More than two years ago, I wrote a post on PPC Remarketing: What Not To Do. It was one of the most-commented posts on this blog, with differing opinions on what makes sense.
Two years later, advertisers are still doing remarketing wrong. Now, I get that it’s still a somewhat new-ish concept, and not everyone is doing advanced remarketing yet. And that’s ok – we all have to start somewhere. But when I see basic mistakes being made by large companies, it makes me cringe.
Here’s the example I saw today that prompted this:
This was at the very top of the page, above a news article I was reading. The good news? It’s a huge banner – you can’t miss it. How did I know it was a remarketing ad?
Because I’ve already booked a stay here.
Next week, I’m speaking at a client convention in Los Angeles. I booked my hotel over a month ago. Earlier this week, I dug out the reservation confirmation email, and clicked through a link to prepare for my stay. And now I’m being bombarded by ads asking me to book this hotel in LA! How many stays do they think I’m going to be booking?
Clearly, this is how not to do PPC remarketing. Don’t target people who clicked through a reservation confirmation email and ask them to book!
Of course, as I’m known to do, I posted a comment on #ppcchat. I loved the responses I got:
I agree with Julie – I’d love to see the stats on how many remarketing ads just run without any parameters or audiences. I can see serving ads for a perk, as Julie suggests, such as a rewards signup. Or a dining offer at one of the hotel restaurants. Or 25% off a massage in the spa. Or whatever – the point is, remarketing would be highly effective to the already-converted audience as an upsell. It’s not at all effective to ask those who’ve already booked a room to book a room.
It’s so simple to set up an exclusion for people who converted. As mentioned earlier, the hotel could set up a PPC remarketing audience of users who visited the site from a confirmation email referral. Failing that, they could exclude everyone who viewed the reservation confirmation page.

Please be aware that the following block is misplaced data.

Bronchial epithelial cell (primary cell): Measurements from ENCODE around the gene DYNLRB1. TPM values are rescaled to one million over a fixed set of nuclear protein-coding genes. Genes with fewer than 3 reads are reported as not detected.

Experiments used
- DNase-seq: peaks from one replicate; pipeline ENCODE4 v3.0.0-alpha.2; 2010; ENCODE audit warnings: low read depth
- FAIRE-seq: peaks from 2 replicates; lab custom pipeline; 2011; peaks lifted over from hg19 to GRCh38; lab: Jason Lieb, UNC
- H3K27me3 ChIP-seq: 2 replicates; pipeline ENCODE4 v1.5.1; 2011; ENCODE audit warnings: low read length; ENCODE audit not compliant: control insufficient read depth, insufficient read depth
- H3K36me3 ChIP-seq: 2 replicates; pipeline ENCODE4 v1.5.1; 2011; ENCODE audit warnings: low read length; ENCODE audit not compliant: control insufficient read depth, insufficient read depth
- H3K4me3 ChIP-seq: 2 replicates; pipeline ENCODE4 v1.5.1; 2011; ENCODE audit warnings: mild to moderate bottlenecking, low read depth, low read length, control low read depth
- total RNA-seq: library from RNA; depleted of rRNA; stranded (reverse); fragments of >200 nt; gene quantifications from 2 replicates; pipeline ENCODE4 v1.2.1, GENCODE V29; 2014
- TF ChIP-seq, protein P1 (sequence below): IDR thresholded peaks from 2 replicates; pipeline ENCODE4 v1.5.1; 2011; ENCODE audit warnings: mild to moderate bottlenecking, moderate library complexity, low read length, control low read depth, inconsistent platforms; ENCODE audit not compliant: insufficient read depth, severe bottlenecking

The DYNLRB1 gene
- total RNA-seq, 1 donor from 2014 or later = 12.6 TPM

There are exceptions, though, as Steve Seeley pointed out:
Fair enough – and I agree, some agencies and/or advertisers don’t link their AdWords and Google Analytics accounts. I get that there are reasons why this happens. But if you can’t do remarketing correctly, you shouldn’t be doing it!
We then got into interesting use cases for PPC:
I’ve seen similar situations to the one Jason describes: getting remarketed with ads for a product I just bought. Again, it’s not hard, as Richard Fergie suggests, to drop a long cookie and delay showing ads until you’re likely to be ready to repurchase. Tires do wear out, as do clothes and shoes; food gets consumed; etc. Learn your buying cycle or buyer journey and show ads at the appropriate time. Yes, it takes some research and some time to set up, but this is really what remarketing is designed for – not harassing people with irrelevant ads, but showing them ads that are useful.
I love the conversations we have on #ppcchat. I always learn something and get great ideas. Just as I was smiling from all the cool interaction, I got this:
Have you seen any what-not-to-do remarketing ads lately? Got any tips for the right way to do PPC remarketing? Share in the comments!